Les Filles is one of the best-known teams on the British circuit. Their emphasis on having fun in addition to challenging for race wins, as well as their friendliness, has also made them one of the most popular.
Like all the Les Filles riders, Nicole Oh is always happy to chat with cycling fans online and at events – about cake as well as about her sport! She’s been racing for four years, so it comes as something as a surprise that until recently she’d never won a race: she told Neutral Service how it feels to taste victory the first time.
A win’s a win!
Before last week, I had never won a bike race. You think I would have managed to after 4 years of road racing and at least 120 races. I put it down to a number of reasons. Firstly, I don’t really have a sprint. Well, I can kind of sprint, but that jump or kick that true sprinters have I definitely lack. I am an appalling time-triallist. So even if I can get off the front, my chances of staying there are pretty low. I do tend to work for others in my team rather than going for the win myself. I love the tactical side of racing, working out plans on how to get the strongest member of your team to win (which is often not me). I am genuinely as happy to help get a good result for the team rather than for myself, especially if it is the result of a well-devised plan! Lastly, I tend to opt for the bigger, harder races which attract high quality fields. I would much prefer to get my arse kicked in a National Series race than go to a local circuit race where only a handful of women show up.
I signed up to the VeloPark Winter Series race last Thursday mainly because I am lazy. I love racing. I am not so keen on training. It was either VO2max intervals in Regents Park, which I am quickly getting bored of, or a 1 hour crit at VeloPark. I know which one would make me try harder. Racing yourself fit is always a much more fun option. There were 17 women signed up when I entered online at 11.30pm the night before, but disappointingly, only about 12 showed up. Still, a race is what you make of it, so I attacked straight off the line to set the tone.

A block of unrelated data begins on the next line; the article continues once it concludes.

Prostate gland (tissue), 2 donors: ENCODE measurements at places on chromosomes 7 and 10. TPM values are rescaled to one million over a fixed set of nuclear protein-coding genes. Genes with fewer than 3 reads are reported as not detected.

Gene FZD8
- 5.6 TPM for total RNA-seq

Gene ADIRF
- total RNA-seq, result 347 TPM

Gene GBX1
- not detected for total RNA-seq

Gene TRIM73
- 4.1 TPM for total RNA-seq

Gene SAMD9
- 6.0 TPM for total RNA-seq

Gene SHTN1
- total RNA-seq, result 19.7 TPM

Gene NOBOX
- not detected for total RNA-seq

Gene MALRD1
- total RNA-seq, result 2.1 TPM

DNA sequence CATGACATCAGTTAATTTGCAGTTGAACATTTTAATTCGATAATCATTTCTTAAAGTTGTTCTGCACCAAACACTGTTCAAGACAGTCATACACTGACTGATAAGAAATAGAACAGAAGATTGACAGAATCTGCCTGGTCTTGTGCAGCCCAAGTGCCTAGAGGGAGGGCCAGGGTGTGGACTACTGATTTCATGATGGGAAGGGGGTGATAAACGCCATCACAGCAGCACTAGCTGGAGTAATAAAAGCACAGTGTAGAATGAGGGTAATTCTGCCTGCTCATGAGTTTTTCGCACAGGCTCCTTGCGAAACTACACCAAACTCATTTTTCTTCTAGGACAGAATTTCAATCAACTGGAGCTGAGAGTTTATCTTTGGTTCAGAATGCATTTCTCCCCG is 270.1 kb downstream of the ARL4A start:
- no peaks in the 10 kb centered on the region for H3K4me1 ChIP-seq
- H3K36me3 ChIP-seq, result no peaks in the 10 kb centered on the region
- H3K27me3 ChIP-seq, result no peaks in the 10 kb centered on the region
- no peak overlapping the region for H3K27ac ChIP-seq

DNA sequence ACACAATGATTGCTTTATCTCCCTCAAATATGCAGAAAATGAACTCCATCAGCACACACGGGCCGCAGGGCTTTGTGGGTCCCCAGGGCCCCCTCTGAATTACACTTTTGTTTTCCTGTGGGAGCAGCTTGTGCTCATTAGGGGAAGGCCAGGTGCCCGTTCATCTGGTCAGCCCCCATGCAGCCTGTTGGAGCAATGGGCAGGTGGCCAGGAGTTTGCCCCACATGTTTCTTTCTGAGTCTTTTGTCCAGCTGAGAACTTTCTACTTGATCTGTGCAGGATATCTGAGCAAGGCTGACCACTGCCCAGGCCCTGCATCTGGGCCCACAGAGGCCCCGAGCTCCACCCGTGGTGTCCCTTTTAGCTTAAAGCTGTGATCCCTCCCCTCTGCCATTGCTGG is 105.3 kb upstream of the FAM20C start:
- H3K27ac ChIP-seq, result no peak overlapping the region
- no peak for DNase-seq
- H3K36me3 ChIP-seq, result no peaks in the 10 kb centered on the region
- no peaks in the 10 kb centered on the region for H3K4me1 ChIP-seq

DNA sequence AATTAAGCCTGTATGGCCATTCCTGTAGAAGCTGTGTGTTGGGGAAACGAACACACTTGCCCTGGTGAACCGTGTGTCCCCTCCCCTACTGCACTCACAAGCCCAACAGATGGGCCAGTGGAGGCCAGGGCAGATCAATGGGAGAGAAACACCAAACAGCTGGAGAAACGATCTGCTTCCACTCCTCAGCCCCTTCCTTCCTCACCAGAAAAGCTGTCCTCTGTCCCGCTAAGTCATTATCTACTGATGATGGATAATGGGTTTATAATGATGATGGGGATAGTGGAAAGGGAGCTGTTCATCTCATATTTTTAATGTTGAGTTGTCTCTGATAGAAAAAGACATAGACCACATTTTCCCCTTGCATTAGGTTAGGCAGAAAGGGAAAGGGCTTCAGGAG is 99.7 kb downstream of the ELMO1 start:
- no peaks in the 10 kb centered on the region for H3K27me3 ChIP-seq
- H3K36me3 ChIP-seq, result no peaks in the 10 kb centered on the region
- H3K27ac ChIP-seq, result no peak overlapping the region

My first plan was to try to get away, which I tried numerous times without success. There were quite a few strong riders in the field, and any potential breaks that loomed were quickly shut down. I went for the prime not only to test out my sprint legs, but also with the intention to keep going whether I won it or not. I did win it, and opened up a bit of a gap with another girl, but not for very long.
I did really want to win, so when the 5 to go board appeared, I decided my best chance would be in a sprint finish. With two to go I positioned myself in 2nd or 3rd wheel, then coming into the last half a lap, I made sure I was 2nd wheel, and on the inside line so that I could be first into the last hairpin corner. I made sure I moved to the front just before the corner, accelerating into it, knowing that some others may not want to go into it that fast, and those on the outside would have further to go to pass me. It was all a bit chaotic at the finish – the 4th cat race had passed us on our last lap as we were winding up the pace, and were still within spitting distance when we started our sprint. Anyway, I saw a gap open on the right, and went for it, yelling as loud and aggressively as I could for the men to stay left. Luckily they did, and I was first over the line. No time to take my hands off the bars though.
So, only a small midweek race, and since I was one of the only 2nd Cats in the race with loads of race experience, I guess I should have won. But after so many years/races, I am very happy nevertheless. Now I want to win at Palace, which is my favourite race and always brutal, with enough of a gap to take my hands off the bars for a victory salute.
And then I can retire.